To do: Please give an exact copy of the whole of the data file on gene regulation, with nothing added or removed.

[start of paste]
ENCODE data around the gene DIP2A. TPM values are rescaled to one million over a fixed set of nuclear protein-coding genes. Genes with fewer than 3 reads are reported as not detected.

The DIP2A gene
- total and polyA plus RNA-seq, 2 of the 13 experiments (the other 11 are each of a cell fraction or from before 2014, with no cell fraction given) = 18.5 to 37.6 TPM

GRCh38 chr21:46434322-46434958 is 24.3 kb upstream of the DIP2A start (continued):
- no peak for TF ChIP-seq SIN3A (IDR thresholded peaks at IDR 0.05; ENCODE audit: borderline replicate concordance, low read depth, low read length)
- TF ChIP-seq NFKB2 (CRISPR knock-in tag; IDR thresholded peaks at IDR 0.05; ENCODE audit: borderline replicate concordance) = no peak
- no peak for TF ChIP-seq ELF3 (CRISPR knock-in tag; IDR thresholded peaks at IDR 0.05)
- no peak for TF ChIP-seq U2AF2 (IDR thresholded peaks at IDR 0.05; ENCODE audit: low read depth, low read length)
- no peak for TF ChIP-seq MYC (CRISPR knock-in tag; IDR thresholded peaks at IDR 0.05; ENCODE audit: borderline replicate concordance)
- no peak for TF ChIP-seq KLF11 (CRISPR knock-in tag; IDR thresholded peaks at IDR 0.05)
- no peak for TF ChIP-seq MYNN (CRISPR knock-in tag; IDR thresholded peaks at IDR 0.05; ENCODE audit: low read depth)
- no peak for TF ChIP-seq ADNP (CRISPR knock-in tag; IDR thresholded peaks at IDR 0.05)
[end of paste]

ENCODE data around the gene DIP2A. TPM values are rescaled to one million over a fixed set of nuclear protein-coding genes. Genes with fewer than 3 reads are reported as not detected.

The DIP2A gene
- total and polyA plus RNA-seq, 2 of the 13 experiments (the other 11 are each of a cell fraction or from before 2014, with no cell fraction given) = 18.5 to 37.6 TPM

GRCh38 chr21:46434322-46434958 is 24.3 kb upstream of the DIP2A start (continued):
- no peak for TF ChIP-seq SIN3A (IDR thresholded peaks at IDR 0.05; ENCODE audit: borderline replicate concordance, low read depth, low read length)
- TF ChIP-seq NFKB2 (CRISPR knock-in tag; IDR thresholded peaks at IDR 0.05; ENCODE audit: borderline replicate concordance) = no peak
- no peak for TF ChIP-seq ELF3 (CRISPR knock-in tag; IDR thresholded peaks at IDR 0.05)
- no peak for TF ChIP-seq U2AF2 (IDR thresholded peaks at IDR 0.05; ENCODE audit: low read depth, low read length)
- no peak for TF ChIP-seq MYC (CRISPR knock-in tag; IDR thresholded peaks at IDR 0.05; ENCODE audit: borderline replicate concordance)
- no peak for TF ChIP-seq KLF11 (CRISPR knock-in tag; IDR thresholded peaks at IDR 0.05)
- no peak for TF ChIP-seq MYNN (CRISPR knock-in tag; IDR thresholded peaks at IDR 0.05; ENCODE audit: low read depth)
- no peak for TF ChIP-seq ADNP (CRISPR knock-in tag; IDR thresholded peaks at IDR 0.05)